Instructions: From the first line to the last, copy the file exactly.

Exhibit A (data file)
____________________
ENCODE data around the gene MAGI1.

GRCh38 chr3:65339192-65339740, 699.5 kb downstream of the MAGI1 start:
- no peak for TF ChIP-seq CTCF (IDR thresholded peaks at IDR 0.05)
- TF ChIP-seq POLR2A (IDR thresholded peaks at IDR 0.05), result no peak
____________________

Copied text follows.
ENCODE data around the gene MAGI1.

GRCh38 chr3:65339192-65339740, 699.5 kb downstream of the MAGI1 start:
- no peak for TF ChIP-seq CTCF (IDR thresholded peaks at IDR 0.05)
- TF ChIP-seq POLR2A (IDR thresholded peaks at IDR 0.05), result no peak